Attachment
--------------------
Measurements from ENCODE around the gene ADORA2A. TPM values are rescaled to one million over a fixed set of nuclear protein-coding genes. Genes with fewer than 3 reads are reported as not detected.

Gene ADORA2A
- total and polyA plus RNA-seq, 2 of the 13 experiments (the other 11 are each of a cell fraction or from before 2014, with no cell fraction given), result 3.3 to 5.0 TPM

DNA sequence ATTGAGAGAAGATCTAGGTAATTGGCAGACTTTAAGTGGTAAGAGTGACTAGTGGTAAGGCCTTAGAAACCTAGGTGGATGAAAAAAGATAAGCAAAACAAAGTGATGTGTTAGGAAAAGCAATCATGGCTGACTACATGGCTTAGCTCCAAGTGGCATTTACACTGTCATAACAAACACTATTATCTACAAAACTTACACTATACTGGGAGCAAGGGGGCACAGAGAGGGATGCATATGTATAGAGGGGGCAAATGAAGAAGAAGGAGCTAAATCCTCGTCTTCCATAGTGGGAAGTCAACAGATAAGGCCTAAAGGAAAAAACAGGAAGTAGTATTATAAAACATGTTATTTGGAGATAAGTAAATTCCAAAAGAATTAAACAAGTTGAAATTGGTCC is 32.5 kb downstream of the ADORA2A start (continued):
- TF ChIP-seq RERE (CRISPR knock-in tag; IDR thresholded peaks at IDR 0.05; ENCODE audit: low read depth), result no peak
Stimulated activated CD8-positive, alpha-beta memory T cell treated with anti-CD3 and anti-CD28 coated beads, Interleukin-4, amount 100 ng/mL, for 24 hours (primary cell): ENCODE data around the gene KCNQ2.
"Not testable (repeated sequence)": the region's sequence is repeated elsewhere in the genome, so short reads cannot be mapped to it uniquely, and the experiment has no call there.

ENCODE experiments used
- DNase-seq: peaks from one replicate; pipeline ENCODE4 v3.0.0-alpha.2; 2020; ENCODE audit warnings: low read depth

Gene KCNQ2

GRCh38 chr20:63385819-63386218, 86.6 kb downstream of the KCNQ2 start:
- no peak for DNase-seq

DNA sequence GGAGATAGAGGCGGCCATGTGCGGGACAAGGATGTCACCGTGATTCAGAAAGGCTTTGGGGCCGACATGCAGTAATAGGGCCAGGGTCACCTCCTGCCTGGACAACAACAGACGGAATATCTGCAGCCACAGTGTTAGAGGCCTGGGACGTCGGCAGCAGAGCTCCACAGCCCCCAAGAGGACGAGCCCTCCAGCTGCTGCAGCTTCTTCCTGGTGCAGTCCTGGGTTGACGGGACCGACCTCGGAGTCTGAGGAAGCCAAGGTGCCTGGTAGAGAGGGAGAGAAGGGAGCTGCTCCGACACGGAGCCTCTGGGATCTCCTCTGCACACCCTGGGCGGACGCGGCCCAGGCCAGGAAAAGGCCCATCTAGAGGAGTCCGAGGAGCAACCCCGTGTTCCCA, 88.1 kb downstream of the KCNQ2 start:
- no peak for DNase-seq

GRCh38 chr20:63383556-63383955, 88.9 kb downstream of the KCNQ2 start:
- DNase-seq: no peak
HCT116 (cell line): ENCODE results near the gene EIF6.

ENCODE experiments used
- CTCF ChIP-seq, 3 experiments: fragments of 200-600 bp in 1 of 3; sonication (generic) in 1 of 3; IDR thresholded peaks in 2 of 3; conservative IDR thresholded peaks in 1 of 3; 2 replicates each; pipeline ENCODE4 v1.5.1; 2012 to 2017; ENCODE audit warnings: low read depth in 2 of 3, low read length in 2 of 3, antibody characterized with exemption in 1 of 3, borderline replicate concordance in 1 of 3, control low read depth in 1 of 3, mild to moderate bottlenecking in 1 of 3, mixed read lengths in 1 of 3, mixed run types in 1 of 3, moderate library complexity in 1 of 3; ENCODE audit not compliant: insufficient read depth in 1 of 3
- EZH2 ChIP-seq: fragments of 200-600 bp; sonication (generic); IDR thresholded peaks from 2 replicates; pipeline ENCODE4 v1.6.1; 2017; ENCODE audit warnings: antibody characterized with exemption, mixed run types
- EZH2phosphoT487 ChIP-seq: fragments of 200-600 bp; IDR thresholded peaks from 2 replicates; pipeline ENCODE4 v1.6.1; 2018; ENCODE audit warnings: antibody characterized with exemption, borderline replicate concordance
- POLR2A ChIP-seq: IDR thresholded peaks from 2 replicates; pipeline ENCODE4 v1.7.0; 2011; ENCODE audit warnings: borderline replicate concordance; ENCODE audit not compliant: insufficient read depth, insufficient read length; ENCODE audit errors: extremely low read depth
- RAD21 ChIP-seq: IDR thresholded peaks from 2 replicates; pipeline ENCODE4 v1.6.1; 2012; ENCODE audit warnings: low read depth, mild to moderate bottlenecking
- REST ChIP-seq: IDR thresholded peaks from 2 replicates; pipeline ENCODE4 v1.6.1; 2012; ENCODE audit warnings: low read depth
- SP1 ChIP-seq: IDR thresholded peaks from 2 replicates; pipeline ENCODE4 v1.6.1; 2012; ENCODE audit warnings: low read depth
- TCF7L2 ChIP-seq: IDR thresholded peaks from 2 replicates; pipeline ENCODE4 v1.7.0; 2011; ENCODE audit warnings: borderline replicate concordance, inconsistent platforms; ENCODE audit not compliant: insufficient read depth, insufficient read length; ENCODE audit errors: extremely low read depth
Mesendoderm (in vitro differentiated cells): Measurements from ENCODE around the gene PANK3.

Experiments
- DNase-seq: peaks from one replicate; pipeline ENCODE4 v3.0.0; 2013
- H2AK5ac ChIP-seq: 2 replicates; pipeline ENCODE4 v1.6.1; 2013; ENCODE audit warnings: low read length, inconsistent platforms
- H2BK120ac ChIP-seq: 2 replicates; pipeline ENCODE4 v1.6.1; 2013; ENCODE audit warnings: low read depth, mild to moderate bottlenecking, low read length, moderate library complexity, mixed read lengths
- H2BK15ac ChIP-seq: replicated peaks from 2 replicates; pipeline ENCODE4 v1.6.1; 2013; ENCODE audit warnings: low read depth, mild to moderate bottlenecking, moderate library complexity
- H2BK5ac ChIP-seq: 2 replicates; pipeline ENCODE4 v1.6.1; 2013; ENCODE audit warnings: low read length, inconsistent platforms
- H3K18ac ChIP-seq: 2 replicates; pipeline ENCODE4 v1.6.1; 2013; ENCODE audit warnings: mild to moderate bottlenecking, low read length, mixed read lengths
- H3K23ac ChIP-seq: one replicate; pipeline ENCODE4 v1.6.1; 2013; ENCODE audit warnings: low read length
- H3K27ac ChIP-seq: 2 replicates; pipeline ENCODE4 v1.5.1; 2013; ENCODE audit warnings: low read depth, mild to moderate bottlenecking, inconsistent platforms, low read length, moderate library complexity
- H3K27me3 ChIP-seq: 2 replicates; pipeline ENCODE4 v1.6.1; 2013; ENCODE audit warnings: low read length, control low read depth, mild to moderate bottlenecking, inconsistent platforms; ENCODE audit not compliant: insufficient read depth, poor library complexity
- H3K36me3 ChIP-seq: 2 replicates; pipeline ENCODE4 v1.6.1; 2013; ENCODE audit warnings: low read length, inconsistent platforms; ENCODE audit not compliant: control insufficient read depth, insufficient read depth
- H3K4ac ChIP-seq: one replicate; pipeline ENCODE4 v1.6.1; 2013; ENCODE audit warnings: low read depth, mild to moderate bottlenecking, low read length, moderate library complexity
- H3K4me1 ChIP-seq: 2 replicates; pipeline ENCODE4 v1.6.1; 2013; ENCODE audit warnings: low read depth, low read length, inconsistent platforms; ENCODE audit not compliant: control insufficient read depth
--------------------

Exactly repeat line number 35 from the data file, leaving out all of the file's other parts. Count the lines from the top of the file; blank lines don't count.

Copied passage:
- H3K23ac ChIP-seq: one replicate; pipeline ENCODE4 v1.6.1; 2013; ENCODE audit warnings: low read length